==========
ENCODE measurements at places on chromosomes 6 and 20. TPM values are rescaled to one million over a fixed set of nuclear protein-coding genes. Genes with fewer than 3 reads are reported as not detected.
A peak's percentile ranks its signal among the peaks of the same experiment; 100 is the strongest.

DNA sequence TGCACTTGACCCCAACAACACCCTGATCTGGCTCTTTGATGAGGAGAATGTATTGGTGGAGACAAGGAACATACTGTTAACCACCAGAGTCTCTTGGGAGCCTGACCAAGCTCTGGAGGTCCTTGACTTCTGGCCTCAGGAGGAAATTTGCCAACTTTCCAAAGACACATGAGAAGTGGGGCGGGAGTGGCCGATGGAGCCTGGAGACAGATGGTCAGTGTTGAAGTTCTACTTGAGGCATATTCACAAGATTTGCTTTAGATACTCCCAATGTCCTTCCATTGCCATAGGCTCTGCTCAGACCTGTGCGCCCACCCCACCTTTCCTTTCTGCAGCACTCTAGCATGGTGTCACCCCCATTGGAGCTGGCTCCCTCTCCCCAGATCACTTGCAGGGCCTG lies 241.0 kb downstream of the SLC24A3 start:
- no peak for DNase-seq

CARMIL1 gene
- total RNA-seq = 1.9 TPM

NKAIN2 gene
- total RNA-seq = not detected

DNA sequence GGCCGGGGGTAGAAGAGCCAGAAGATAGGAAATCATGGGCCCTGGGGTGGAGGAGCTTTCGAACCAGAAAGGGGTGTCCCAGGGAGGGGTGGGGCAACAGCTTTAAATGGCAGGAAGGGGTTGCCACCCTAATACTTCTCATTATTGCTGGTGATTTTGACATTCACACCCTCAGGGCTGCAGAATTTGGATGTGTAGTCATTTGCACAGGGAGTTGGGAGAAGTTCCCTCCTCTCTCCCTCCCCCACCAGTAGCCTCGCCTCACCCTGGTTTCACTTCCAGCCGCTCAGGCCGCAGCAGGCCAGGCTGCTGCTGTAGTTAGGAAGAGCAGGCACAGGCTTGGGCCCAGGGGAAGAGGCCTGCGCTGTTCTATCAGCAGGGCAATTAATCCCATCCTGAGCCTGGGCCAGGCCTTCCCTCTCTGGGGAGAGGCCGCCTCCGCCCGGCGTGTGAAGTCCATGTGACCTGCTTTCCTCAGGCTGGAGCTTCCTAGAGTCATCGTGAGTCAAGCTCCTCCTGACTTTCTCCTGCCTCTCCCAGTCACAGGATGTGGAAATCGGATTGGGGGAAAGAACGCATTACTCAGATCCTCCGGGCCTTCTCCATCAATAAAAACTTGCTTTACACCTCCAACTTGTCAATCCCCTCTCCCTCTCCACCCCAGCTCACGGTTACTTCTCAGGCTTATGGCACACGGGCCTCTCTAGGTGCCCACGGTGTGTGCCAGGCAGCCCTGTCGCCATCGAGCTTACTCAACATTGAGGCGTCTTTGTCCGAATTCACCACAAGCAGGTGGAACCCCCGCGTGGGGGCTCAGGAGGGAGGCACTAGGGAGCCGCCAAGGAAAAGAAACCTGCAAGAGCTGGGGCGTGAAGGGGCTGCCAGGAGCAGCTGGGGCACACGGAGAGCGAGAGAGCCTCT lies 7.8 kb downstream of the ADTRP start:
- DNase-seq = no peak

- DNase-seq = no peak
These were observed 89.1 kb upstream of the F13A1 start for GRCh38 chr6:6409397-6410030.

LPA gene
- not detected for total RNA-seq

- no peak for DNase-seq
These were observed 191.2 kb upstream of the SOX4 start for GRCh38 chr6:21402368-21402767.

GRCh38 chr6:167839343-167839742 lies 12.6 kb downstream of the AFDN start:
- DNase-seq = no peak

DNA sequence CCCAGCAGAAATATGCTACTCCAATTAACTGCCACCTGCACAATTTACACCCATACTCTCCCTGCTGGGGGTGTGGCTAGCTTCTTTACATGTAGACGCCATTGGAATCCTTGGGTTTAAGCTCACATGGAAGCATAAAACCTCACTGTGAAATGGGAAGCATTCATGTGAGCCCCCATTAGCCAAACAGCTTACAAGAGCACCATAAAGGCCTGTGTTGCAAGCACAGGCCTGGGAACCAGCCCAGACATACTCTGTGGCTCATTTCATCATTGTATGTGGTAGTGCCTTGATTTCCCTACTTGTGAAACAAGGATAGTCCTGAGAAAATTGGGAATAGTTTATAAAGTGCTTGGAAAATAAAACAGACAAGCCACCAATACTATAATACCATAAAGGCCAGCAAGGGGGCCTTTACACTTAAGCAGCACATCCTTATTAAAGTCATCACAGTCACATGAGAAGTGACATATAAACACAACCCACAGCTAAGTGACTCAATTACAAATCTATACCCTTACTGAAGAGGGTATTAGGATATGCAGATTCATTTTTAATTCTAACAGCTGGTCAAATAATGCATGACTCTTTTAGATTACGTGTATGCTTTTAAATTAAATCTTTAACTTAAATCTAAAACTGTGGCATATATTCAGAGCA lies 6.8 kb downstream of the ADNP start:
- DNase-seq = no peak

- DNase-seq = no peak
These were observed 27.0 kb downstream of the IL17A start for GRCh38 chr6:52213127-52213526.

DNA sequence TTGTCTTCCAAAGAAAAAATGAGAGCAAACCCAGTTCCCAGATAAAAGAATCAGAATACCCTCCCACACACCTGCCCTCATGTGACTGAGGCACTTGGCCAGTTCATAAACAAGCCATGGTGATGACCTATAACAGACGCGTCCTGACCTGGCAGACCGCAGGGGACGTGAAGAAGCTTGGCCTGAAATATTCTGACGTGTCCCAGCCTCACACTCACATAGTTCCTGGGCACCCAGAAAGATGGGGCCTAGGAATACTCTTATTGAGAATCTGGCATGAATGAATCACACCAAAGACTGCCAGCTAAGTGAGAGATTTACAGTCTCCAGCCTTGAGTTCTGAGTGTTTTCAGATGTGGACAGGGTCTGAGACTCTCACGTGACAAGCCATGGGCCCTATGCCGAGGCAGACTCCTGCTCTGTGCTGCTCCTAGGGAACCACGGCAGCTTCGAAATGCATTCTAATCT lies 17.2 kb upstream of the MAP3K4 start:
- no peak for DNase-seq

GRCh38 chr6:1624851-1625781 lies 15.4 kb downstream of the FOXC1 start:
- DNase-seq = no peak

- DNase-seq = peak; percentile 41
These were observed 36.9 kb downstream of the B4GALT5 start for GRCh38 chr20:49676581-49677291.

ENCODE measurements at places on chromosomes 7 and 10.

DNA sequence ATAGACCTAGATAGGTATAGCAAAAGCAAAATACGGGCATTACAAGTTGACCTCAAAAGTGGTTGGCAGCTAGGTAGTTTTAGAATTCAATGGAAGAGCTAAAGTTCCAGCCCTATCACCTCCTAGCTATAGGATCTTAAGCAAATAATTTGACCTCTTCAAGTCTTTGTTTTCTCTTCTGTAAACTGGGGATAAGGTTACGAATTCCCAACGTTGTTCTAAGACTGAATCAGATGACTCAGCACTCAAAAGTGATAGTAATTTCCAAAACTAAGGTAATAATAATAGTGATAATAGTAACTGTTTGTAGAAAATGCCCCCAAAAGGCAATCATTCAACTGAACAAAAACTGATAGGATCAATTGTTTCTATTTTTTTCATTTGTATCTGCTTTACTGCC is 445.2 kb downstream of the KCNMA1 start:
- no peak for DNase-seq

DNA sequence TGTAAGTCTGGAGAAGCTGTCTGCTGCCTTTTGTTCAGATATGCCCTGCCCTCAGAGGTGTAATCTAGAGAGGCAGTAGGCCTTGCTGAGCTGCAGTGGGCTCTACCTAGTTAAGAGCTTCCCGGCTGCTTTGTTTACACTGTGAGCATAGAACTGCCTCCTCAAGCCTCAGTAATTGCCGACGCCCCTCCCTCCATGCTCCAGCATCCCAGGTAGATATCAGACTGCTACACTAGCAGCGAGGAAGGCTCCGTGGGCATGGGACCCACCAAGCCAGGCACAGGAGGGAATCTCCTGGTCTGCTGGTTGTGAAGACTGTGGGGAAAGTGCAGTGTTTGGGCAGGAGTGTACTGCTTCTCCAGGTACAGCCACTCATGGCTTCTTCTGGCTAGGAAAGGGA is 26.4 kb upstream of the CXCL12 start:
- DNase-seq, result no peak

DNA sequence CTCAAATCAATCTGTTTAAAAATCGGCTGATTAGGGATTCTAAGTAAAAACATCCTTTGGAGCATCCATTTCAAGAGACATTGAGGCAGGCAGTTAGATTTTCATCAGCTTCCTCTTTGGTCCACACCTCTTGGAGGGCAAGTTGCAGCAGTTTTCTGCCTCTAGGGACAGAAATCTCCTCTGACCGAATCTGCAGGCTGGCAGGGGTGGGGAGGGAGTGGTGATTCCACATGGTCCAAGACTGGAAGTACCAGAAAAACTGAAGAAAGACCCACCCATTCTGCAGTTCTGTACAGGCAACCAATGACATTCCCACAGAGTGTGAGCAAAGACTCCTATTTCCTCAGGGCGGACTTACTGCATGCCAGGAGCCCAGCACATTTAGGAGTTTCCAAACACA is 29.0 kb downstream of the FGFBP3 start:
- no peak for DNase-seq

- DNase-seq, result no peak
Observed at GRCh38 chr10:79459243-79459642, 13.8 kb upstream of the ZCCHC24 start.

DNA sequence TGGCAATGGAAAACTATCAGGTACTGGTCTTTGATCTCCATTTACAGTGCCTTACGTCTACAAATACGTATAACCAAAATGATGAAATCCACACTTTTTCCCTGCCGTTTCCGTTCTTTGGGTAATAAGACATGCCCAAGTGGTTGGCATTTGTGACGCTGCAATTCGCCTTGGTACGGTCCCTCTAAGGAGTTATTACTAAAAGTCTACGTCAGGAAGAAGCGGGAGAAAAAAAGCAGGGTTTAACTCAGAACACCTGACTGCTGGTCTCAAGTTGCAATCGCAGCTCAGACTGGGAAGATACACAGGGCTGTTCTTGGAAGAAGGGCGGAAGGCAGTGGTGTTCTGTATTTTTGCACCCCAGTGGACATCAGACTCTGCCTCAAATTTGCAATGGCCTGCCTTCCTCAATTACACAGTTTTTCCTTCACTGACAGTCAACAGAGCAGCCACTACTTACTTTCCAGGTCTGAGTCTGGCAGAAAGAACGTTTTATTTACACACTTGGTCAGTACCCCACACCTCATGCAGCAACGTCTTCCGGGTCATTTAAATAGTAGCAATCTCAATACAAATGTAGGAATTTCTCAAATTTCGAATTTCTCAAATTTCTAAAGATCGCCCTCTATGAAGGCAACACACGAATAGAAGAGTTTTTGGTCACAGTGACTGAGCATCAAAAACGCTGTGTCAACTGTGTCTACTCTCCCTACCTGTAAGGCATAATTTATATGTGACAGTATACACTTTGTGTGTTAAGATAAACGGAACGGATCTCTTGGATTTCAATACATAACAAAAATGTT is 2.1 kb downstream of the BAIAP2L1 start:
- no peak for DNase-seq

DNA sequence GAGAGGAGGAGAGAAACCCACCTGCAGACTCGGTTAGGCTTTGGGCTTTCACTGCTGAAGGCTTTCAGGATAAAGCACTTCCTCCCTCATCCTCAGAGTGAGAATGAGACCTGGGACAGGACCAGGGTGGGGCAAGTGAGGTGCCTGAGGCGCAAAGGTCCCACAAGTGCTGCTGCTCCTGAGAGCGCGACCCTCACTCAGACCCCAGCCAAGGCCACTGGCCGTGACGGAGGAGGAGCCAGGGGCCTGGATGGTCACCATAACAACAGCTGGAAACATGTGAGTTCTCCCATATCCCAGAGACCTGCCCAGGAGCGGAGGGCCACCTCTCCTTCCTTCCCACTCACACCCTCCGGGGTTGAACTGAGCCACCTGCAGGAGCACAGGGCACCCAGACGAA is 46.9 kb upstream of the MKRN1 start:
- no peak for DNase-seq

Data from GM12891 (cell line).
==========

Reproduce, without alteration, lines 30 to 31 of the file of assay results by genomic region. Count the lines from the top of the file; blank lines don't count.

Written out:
DNA sequence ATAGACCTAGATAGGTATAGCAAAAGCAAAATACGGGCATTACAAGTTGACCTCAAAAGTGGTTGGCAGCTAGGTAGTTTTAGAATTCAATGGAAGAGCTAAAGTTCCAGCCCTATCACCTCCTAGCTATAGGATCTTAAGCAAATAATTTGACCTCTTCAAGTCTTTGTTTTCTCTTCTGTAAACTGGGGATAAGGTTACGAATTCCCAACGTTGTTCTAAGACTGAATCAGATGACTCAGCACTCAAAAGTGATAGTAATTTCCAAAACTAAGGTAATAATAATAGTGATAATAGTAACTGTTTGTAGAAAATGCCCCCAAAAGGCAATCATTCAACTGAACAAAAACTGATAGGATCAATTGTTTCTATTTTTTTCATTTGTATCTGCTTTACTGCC is 445.2 kb downstream of the KCNMA1 start:
- no peak for DNase-seq